If the CTA considers the complaint, farmers’ money will be spent pushing a weak argument which the railways will be happy to refute with reports from Quorum, the Independent Grain Monitor showing overall grain shipments are down only 6% and shipments to Vancouver are down only 2%. It is hard to make a credible case against the railways when the system to Vancouver is running at 98% capacity and the overall system is running at 94% capacity.
But it gets worse. The CTA could appoint a mediator in the dispute and then the CCGA would also be on the hook for half of the mediation costs, which could amount to hundreds, if not thousands of dollars per day. Chump change for the railways, but a lot to farmers who’s hard earned money the CCGA should not be wasting on political smoke screens.
Being successful at the CTA is only the first step however. To put money back into farmers’ pockets, the CCGA, like the farmer controlled Canadian Wheat Board before it, would have to sue the railways for damages. The CWB was able to show that as the shipper of all wheat and barley, it had sustained millions in damages which it was successful in getting from the railways and returning to farmers. However, the CCGA would be hard pressed to show how it sustained any damages since it is, in its own words “an association of associations.”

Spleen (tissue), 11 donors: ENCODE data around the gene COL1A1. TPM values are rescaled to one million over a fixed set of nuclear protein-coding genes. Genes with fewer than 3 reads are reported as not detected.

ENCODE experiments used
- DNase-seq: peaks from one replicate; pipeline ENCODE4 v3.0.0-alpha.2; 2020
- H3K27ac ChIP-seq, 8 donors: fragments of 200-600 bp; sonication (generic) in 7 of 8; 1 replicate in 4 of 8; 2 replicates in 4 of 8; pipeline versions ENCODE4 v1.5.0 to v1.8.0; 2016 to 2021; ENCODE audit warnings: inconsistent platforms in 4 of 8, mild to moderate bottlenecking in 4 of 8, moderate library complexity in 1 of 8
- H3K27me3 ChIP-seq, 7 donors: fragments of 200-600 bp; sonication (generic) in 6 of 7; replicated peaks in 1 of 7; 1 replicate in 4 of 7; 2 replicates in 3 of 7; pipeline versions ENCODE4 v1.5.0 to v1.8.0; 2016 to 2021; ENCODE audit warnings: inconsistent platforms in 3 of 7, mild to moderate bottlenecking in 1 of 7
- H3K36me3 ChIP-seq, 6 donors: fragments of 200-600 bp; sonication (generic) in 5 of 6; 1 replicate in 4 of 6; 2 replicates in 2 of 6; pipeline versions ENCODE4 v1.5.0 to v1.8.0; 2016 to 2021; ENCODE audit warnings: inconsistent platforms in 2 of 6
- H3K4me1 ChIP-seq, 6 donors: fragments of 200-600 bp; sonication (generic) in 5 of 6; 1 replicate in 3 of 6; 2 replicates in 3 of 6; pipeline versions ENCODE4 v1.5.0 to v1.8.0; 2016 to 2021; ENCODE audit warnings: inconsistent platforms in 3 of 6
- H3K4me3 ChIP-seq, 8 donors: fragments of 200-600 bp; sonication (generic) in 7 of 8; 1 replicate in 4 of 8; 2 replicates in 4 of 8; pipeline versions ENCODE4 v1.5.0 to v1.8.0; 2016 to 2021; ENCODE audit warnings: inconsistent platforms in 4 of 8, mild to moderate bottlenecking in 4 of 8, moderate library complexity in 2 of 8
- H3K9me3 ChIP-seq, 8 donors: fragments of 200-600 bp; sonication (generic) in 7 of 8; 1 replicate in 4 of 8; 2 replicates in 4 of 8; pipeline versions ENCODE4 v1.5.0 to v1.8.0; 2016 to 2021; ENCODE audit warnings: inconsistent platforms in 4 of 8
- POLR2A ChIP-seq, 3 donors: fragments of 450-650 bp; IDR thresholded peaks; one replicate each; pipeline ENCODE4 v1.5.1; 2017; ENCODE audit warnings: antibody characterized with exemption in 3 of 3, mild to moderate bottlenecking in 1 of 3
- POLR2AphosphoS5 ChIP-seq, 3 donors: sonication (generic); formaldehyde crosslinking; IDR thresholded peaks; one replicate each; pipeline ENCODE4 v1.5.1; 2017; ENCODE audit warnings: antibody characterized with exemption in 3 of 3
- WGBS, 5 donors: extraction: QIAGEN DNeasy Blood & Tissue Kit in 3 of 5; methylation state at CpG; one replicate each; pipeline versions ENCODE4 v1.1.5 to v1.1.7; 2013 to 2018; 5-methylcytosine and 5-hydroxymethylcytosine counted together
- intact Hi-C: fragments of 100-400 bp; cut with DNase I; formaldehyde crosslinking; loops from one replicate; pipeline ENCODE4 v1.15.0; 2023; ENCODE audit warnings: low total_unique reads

So it would be fair to say this effort by the Canadian Canola Growers Association is likely to only prove useful for providing political cover and some bogus legitimacy for Bill C-30, better named the Fairy Dust for Grain Farmers Act given Royal Assent yesterday (May 29/14).
Perhaps within the Ottawa bubble and amongst the most gullible of the urban based agricultural press this will be seen as a bold move that will put money back into farmers pockets, but the real question is how can a group like the CCGA, which has only the thinnest democratic mandate, use farmers’ money to provide support to a Minister who has no credibility for achieving anything beyond being supremely destructive?
There is more news on the Fairy Dust for Grain Farmers Act. Apparently a procedural matter has slowed the Senate’s rubber stamping this bit of legislative smoke and mirrors with predicable huffing and puffing from Conservative Senators desperate to be seen doing something to off-set the billions of dollars of damage they’ve already done to western grain farmers by killing the single-desk Canadian Wheat Board.